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Immunogenetics

, Volume 35, Issue 3, pp 214–216 | Cite as

Localization of the gene cluster encoding the A, B, and C chains of human C1q to 1p34.1–1p36.3

  • Grant C. Sellar
  • David Cockburn
  • Kenneth B. M. Reid
Brief communication

Keywords

Gene Cluster 
These keywords were added by machine and not by the authors. This process is experimental and the keywords may be updated as the learning algorithm improves.

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References

  1. Boyd, Y., Cockburn, D., Holt, S., Munro, E., van Ommen, G. B., Gillard, B., Affara, N., Ferguson-Smith, M., and Craig, I.: Mapping of 12 translocation breakpoints in the Xp21 region with respect to the locus for Duchenne muscular dystrophy. Cytogenet Cell Genet 48: 28–34, 1988Google Scholar
  2. Brodsky-Doyle, B., Leonard, K. R., and Reid, K. B. M.: Circular-dichroism and electron-microscopy studies of human subcomponent C1q before and after limited proteolysis by pepsin. Biochem J 9: 279–286, 1976Google Scholar
  3. Goundis, D.: Structure, biosynthesis and cDNA cloning studies of properdin of the serum complement system. D. Phil. thesis, Oxford University, UK, 1988Google Scholar
  4. Goundis, D., Holt, S. M., Boyd, Y., and Reid, K. B. M.: Localization of the properdin structural locus to Xp11.23-Xp21.1. Genomics 5: 56–60, 1989Google Scholar
  5. Hedge, P. J., Sellar, G. C., Reid, K. B. M., and Solomon, E.: Assignment of the A chain of C1q (C1QA) to the short arm of chromosome 1. Cytogenet Cell Genet 46: 627, 1987Google Scholar
  6. Knobel, H. R., Villiger, W., and Isliker, H.: Chemical analysis and electron microscopy studies of human C1q prepared by different methods. Eur J Immunol 5: 78–81, 1975Google Scholar
  7. Lindenbaum, R. H., Clarke, G., Patel, C., Moncrieff, M., and Hughes, J. T.: Muscular dystrophy in an X; 1 translocation female suggests that Duchenne locus is on X chromosome short arm. J Med Genet 16: 389–392, 1979Google Scholar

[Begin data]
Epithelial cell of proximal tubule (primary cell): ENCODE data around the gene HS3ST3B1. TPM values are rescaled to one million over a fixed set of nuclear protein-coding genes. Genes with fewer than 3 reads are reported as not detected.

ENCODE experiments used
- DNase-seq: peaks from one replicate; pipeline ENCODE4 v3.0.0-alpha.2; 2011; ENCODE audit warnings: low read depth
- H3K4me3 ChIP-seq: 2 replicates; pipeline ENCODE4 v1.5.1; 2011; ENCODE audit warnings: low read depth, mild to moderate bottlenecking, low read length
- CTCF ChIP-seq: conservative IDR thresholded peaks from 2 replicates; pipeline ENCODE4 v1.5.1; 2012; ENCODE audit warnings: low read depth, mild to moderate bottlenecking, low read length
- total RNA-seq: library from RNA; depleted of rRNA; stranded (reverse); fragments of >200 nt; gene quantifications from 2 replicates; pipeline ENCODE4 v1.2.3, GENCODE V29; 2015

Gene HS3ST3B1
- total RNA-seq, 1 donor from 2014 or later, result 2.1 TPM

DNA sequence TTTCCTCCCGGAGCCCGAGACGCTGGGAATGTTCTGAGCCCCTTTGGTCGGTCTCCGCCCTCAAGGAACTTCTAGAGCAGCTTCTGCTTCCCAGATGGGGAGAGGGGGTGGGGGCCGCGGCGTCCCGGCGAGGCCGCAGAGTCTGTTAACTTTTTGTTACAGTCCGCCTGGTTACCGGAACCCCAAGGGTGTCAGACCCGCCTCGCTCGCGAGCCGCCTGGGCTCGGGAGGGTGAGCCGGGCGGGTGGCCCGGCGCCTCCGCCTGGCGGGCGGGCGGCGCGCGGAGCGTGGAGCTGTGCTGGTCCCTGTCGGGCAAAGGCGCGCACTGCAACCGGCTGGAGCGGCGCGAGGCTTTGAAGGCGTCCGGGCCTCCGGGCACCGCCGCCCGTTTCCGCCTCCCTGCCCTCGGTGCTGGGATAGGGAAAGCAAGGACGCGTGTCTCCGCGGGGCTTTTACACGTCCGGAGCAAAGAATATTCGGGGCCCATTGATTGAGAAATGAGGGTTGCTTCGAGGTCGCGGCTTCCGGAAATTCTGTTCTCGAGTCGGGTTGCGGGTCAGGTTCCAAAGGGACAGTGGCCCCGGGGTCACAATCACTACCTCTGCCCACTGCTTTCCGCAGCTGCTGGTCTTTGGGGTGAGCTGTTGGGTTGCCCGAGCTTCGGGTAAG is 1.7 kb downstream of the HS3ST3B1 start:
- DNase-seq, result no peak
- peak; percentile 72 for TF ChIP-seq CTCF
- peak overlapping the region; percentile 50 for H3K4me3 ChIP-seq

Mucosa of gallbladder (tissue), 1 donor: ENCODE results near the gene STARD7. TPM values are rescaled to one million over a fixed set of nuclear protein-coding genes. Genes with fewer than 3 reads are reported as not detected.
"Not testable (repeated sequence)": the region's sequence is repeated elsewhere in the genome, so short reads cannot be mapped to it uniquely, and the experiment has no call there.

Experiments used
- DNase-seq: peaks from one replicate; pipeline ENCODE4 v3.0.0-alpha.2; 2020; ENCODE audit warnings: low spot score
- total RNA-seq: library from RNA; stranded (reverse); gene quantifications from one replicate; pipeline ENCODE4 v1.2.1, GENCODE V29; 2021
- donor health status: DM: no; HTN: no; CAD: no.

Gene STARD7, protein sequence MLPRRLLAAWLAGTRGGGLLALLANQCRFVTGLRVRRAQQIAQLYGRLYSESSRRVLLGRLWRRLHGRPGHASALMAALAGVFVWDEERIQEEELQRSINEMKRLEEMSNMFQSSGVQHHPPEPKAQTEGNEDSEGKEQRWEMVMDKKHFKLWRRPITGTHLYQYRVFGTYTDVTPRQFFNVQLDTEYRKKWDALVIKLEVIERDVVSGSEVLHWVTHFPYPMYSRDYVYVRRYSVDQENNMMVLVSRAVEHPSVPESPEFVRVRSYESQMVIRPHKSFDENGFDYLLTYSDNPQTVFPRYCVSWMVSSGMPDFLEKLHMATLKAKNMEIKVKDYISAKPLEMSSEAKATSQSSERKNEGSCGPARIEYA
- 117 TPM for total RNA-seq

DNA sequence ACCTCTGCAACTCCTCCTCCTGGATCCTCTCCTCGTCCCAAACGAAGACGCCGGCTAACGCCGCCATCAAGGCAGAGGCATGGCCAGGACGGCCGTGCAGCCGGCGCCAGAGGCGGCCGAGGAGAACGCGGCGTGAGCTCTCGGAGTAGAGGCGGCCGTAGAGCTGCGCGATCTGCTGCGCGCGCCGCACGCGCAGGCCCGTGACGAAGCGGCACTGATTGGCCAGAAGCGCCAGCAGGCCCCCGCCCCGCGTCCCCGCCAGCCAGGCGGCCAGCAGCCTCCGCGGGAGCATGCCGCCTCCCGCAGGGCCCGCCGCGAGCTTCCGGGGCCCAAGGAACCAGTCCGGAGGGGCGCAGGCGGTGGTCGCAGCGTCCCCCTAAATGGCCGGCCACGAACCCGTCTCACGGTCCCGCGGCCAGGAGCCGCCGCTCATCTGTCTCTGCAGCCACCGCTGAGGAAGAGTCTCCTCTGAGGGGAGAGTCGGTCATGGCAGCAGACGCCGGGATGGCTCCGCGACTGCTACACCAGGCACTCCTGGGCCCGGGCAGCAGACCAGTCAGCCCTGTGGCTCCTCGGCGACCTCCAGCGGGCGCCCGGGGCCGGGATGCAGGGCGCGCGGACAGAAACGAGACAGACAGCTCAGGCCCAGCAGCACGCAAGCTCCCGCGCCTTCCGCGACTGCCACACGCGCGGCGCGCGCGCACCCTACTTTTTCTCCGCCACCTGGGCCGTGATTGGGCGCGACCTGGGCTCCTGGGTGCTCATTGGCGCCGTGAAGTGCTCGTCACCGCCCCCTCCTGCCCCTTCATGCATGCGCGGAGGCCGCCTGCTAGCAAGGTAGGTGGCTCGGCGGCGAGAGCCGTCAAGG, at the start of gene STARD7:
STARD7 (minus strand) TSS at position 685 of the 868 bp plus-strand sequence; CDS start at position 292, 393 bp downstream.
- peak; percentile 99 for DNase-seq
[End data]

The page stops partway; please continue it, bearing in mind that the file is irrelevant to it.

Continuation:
8. Nolan, K. F., Schwaeble, W., Kaluz, S., Dierich, M. P., and Reid, K. B. M.: Molecular cloning of a cDNA coding for proferdin, a positive regulator of the alternative pathway of human complement. Eur J Immunol 21: 771–776, 1991Google Scholar
  9. Reid, K. B. M.: Proteins involved in the activation and control of the two pathways of human complement. Biochem Soc Trans 11: 1–12, 1983Google Scholar
  10. Reid, K. B. M.: Molecular cloning and characterization of the complementary DNA and gene coding for the B-chain of subcomponent C1q of the human complement system. Biochem J 231: 729–735, 1985Google Scholar
  11. Reid, K. B. M. and Porter, R. R.: Subunit composition and structure of subcomponent C1q of the first component of human complement. Biochem J 155: 19–23, 1976Google Scholar
  12. Sellar, G. C., Blake, D. J., and Reid, K. B. M.: Characterization and organization of the genes encoding the A-,B-, and C-chains of human complement subcomponent C1q: The complete derived amino acid sequence of human C1q. Biochem J 274: 481–490, 1991Google Scholar
  13. Sellar, G. C., Goundis, D., McAdam, R. A., Solomon, E., and Reid, K. B. M.: Cloning and chromosomal localisation of the A-chain of human C1q: identification of molecular defect in a C1q-deficient patient. Complement Inflamm 4: 225, 1987Google Scholar
  14. Solomon, E., Skok, J., Griffin, J., andReid, K. B. M.: Human C1q B chain (C1QB) is on chromosome 1p. Cytogenet Cell Genet 40: 749, 1985Google Scholar

Copyright information

© Springer-Verlag 1992

Authors and Affiliations

  • Grant C. Sellar
    • 1
  • David Cockburn
    • 2
  • Kenneth B. M. Reid
    • 1
  1. 1.MRC Immunochemistry UnitUniversity of OxfordOxfordUK
  2. 2.Genetics Laboratory, Department of BiochemistryUniversity of OxfordOxfordUK

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